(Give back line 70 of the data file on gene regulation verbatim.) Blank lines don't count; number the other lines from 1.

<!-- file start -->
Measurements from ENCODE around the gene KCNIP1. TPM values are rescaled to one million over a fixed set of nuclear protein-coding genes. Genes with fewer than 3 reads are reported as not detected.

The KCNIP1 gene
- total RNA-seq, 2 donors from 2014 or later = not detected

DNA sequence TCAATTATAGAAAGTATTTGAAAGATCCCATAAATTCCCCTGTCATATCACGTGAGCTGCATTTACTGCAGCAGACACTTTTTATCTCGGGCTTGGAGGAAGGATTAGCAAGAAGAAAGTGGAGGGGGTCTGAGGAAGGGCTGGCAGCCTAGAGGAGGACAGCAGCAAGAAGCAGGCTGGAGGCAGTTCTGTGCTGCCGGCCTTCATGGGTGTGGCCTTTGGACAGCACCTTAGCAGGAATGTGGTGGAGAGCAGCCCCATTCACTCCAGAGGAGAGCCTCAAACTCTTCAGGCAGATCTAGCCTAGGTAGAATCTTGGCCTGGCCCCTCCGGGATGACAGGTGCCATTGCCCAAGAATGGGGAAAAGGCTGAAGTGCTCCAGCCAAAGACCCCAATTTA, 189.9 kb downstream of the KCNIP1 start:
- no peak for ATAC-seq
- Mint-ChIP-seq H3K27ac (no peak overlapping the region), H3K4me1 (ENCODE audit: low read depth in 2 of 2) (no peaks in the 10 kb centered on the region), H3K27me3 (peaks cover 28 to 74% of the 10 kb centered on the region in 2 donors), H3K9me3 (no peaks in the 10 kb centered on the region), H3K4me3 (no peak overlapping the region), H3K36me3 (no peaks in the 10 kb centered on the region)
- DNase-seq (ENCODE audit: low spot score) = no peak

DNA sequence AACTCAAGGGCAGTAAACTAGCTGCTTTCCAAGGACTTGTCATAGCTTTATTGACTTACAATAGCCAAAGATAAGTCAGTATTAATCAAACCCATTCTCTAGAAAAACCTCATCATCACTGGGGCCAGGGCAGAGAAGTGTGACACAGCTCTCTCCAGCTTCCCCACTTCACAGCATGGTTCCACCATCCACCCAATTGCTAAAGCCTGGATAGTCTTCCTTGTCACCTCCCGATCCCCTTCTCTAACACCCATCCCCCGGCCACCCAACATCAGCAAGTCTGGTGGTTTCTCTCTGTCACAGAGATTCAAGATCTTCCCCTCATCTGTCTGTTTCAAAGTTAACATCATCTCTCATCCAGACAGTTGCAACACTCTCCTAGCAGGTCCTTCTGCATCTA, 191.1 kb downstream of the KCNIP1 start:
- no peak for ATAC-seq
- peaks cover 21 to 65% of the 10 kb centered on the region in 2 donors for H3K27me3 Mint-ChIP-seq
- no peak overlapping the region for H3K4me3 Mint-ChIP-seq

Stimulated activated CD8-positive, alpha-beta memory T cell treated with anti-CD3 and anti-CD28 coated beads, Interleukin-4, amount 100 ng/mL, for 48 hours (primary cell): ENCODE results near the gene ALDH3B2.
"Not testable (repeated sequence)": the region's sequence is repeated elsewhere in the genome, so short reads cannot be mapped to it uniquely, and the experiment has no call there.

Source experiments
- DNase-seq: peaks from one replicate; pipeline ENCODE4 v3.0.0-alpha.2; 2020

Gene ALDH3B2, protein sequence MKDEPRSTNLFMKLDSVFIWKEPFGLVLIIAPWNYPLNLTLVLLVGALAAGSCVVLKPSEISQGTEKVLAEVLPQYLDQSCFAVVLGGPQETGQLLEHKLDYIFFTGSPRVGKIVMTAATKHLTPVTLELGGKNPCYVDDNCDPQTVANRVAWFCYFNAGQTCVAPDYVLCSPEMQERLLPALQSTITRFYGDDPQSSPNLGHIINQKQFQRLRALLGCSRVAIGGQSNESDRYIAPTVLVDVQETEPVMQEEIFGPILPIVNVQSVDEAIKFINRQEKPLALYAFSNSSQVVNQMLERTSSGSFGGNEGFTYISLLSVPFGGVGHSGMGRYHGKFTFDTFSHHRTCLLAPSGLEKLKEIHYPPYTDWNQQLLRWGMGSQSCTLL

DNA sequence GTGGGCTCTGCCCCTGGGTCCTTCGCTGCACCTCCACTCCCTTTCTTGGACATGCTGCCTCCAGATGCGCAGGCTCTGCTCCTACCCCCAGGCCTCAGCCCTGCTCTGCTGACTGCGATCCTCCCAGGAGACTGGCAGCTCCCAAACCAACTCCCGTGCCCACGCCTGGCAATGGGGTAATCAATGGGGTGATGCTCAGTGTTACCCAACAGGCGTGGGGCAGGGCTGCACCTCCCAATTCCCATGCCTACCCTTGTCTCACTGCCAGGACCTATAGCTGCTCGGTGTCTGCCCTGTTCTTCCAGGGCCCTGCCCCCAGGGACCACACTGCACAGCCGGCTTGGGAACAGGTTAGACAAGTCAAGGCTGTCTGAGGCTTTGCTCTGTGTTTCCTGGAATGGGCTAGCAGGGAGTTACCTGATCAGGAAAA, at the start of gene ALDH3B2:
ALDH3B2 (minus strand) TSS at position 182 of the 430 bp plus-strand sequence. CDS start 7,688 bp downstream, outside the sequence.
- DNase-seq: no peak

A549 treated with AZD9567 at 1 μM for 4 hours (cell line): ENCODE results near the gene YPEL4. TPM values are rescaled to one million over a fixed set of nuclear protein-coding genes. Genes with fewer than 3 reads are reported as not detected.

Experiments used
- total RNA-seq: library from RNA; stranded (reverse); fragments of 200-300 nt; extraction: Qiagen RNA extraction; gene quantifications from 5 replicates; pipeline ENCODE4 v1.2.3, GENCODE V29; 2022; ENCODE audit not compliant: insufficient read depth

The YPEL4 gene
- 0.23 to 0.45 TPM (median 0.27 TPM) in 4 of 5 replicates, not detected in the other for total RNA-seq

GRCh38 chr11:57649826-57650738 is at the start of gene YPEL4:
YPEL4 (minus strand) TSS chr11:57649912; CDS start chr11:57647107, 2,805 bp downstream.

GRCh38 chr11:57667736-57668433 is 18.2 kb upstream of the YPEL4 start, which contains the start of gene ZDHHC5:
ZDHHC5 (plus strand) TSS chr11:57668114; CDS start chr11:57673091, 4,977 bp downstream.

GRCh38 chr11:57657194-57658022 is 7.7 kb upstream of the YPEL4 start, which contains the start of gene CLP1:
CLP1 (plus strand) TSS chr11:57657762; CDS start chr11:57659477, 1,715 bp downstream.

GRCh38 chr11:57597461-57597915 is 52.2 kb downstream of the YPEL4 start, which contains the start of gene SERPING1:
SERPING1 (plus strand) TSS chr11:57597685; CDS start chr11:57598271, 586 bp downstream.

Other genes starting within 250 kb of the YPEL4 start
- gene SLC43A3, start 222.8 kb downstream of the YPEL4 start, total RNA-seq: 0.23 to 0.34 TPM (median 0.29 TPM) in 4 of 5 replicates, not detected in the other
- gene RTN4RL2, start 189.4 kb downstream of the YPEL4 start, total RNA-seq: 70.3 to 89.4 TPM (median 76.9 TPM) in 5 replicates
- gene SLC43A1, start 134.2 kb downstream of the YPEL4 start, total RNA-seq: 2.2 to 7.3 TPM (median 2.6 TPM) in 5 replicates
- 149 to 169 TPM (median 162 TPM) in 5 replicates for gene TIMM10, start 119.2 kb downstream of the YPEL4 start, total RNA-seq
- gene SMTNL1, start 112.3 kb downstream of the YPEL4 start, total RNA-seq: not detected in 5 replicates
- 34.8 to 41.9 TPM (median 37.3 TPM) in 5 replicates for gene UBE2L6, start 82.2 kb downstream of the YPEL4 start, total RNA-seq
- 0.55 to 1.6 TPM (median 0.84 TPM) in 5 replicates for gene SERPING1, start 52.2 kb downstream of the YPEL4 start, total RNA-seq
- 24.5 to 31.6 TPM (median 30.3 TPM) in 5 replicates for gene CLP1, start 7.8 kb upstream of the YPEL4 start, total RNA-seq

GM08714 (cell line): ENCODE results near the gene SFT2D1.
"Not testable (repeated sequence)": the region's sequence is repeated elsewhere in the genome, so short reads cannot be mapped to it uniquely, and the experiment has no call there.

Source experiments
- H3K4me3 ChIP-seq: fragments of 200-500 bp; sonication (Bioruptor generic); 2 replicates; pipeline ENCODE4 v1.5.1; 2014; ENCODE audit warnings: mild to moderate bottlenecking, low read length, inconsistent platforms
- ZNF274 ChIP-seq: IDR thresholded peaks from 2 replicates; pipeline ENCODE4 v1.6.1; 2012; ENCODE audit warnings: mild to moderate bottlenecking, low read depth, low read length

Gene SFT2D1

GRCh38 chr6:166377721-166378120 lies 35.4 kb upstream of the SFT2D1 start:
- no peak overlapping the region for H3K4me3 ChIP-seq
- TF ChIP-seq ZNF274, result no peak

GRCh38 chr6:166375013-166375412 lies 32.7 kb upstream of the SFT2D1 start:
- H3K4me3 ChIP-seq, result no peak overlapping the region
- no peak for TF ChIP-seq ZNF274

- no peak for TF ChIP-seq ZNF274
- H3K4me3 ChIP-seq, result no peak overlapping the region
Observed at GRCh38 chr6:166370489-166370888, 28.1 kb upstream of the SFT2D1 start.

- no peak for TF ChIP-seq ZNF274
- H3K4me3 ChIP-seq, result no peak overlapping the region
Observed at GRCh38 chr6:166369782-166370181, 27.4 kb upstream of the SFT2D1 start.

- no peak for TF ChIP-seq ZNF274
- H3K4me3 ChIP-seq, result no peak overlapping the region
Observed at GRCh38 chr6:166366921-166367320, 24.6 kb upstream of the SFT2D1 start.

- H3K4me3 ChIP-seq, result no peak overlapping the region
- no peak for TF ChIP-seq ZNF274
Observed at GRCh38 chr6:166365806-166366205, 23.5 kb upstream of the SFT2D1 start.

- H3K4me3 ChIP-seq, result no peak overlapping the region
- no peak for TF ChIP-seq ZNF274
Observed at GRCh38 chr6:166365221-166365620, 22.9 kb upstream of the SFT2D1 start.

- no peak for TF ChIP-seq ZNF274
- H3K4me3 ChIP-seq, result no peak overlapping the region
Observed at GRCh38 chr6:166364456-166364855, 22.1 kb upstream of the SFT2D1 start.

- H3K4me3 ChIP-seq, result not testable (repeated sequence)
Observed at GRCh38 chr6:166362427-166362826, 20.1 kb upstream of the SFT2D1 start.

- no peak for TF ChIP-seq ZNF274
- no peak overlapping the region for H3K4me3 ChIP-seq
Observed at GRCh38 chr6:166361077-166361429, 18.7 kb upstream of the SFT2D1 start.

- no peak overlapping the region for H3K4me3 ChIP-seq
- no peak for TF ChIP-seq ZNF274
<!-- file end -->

- H3K4me3 ChIP-seq, result no peak overlapping the region